Graduate Thesis Or Dissertation

‘Difficult to place’? Understanding child and family level factors affecting placement stability for youth in foster care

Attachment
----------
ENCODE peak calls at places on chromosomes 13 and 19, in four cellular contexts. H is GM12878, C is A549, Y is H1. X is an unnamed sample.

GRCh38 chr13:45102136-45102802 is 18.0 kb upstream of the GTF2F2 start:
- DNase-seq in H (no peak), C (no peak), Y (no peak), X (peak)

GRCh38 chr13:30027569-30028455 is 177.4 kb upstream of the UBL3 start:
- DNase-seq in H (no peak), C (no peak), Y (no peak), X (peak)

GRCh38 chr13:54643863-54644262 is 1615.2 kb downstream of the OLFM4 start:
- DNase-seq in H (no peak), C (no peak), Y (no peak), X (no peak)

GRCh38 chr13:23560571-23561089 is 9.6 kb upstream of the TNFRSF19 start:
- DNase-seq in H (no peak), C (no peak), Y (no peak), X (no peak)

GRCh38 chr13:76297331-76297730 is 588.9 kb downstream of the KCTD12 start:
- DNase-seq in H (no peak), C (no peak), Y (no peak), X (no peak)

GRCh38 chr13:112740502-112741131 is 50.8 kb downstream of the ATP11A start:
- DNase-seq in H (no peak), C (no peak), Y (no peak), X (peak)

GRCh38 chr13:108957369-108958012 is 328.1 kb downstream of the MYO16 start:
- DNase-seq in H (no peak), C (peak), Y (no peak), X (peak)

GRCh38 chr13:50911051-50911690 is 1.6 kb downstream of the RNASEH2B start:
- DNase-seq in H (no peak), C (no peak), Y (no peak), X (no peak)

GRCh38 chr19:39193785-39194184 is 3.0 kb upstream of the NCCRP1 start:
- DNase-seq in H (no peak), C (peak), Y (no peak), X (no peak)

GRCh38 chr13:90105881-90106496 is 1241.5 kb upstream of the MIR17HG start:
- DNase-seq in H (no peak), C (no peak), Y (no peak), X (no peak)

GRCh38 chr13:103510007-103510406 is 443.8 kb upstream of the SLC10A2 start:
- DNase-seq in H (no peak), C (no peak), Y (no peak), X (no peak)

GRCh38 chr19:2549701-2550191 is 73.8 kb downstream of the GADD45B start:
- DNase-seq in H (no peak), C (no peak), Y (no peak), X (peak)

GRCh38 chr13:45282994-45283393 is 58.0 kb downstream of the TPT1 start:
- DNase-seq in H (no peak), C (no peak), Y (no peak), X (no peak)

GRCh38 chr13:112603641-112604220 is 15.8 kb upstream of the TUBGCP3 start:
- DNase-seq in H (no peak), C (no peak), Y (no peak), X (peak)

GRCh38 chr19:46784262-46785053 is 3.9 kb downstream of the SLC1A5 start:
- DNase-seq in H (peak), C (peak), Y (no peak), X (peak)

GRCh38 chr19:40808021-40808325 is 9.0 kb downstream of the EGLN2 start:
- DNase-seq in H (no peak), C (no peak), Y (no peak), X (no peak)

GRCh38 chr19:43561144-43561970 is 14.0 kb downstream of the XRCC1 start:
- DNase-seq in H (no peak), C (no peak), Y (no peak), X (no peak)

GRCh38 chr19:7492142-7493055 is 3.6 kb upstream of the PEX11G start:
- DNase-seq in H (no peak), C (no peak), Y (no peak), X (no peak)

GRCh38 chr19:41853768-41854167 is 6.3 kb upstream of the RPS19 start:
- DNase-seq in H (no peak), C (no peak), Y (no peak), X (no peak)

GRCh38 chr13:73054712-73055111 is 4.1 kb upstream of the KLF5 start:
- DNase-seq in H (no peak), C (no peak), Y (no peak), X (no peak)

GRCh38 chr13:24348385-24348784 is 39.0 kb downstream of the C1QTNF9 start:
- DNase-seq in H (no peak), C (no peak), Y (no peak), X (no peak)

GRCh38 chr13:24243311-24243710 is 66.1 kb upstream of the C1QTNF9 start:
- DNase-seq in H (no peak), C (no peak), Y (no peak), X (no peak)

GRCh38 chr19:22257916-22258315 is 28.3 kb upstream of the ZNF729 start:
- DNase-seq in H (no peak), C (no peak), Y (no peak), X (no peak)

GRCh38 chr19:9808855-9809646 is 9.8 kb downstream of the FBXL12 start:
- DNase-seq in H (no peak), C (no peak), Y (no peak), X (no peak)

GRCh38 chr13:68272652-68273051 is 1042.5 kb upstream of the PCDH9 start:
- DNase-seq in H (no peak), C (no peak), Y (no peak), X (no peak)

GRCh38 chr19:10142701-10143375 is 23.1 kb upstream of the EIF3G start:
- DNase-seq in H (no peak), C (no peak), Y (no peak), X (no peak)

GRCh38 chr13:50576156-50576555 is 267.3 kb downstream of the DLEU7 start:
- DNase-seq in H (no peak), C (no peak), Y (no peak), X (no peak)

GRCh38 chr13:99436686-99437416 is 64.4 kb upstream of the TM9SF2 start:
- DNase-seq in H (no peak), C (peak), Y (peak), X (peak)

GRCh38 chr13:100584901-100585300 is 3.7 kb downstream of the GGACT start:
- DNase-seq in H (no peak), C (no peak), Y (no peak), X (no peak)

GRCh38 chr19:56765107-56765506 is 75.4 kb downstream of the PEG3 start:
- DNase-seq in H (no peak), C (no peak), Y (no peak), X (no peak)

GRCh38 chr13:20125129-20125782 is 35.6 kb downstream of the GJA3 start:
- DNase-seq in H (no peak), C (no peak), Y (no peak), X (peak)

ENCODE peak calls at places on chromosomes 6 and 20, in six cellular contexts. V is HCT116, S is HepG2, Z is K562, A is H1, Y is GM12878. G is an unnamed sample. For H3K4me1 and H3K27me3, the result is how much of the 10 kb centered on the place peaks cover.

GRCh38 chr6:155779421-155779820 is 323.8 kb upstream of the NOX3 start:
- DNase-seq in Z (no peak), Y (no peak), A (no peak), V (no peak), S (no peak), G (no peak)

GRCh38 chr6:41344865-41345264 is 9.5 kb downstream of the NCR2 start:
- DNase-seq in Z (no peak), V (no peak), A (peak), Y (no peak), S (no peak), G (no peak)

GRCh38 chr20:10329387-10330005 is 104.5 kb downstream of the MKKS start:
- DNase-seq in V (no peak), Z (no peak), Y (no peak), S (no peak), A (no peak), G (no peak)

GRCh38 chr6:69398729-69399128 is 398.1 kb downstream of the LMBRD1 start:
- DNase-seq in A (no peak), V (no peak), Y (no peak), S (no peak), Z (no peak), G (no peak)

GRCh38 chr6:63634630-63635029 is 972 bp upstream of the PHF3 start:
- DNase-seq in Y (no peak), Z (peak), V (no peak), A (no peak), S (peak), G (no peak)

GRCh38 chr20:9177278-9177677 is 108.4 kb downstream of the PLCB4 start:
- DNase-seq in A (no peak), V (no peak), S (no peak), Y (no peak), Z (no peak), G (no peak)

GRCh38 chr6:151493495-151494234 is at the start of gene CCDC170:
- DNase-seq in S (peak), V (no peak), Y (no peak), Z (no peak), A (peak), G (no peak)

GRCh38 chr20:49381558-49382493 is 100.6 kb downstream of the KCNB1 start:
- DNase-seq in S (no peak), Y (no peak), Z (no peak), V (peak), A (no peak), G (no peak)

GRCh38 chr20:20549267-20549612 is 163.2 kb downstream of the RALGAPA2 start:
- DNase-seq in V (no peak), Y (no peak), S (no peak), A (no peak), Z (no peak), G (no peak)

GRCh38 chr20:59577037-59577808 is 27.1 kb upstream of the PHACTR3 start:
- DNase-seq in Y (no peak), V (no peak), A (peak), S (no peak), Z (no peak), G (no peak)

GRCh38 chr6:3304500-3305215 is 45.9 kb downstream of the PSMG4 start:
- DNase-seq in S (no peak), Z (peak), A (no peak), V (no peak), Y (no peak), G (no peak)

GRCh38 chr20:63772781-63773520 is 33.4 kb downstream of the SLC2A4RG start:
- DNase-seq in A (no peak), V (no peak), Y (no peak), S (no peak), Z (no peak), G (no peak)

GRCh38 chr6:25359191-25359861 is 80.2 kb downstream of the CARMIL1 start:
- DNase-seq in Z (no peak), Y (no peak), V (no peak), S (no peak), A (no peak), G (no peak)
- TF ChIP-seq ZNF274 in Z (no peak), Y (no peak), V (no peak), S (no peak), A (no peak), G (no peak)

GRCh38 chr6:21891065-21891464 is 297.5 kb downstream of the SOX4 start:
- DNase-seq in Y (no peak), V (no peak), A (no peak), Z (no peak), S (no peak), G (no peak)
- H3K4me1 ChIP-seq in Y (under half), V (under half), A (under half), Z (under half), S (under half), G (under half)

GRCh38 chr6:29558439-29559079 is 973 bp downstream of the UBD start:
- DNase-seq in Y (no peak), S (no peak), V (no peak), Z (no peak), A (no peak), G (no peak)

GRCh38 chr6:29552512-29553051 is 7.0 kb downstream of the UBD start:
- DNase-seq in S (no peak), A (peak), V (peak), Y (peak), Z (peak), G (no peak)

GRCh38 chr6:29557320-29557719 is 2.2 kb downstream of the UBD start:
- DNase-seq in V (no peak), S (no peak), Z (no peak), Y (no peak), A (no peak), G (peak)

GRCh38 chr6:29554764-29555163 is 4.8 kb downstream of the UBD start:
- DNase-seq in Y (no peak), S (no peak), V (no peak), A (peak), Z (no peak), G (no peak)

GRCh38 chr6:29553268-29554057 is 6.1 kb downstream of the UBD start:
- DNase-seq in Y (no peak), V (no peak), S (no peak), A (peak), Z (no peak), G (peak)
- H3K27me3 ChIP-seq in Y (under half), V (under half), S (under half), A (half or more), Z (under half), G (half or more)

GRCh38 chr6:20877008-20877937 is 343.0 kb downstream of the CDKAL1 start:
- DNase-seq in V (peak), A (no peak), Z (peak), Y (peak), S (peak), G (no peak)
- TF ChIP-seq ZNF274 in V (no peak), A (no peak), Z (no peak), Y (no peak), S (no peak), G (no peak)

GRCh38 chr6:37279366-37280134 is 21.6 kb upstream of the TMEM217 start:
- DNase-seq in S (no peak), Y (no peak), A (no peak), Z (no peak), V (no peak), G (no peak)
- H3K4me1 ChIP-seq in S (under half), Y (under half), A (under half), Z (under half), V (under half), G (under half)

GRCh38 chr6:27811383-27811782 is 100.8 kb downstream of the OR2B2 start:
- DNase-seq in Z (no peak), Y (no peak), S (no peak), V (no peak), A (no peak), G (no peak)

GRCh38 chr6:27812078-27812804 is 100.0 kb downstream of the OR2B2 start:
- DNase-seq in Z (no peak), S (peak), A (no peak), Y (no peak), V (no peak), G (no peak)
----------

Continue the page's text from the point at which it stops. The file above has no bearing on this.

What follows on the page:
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  • Introduction: Youth in foster care face greater rates of trauma and subsequent mental health challenges (Bruce et al., 2009; O’Neill et al., 2012; Seltzer et al., 2012; etc.) that place increased burden on their caregivers (Daniel, 2011; McKeough et al., 2017), suggesting that these specific groups of youth in foster care may be difficult to place with suitable caregivers. From a child welfare research perspective, discovering ways to support caregivers to better support these youth may help decrease placement stability challenges for youth in care. More research is needed to determine what child and foster caregiver characteristics may contribute to placement stability trajectories for youth with behavioral problems and/or emotional disabilities. The present study aims to examine the interplay of youth mental health, placement stability and the role of the foster family for youth in care using an existing data set. Methods: Data in the parent study were collected on 328 youth (164 sibling dyads) in foster care in an NIMH funded RCT (Kothari et al., 2017) and included information on various behavioral problems and/or emotional disabilities, number of placement changes in the system, feelings of integration in the foster home, relationship to current caregivers, and demographic caregiver characteristics. The present study conducted a secondary analysis of a subsample of this dataset. Results: Results from this investigation suggest that youth who experience more behavioral and/or emotional problems/disabilities (i.e., depression, PTSD, aggression, ADHD, etc.) experience more frequent placement disruptions than youth who have fewer. In preliminary findings, youth identified as difficult to place indicated no differences in youth reported feelings of home integration when compared to youth not identified as difficult to place. Results also suggest that relationship to caregiver (e.g., kinship/stranger) is associated with D2P scores, and caregiver education is associated with D2P scores for older siblings only. Conclusion: Youth in care who experience behavioral and/or mental health problems are more likely to experience placement disruptions than youth who do not, and there are child and family factors that are critical to understand. Future research should continue to explore these factors because these findings have important practice and policy implications.
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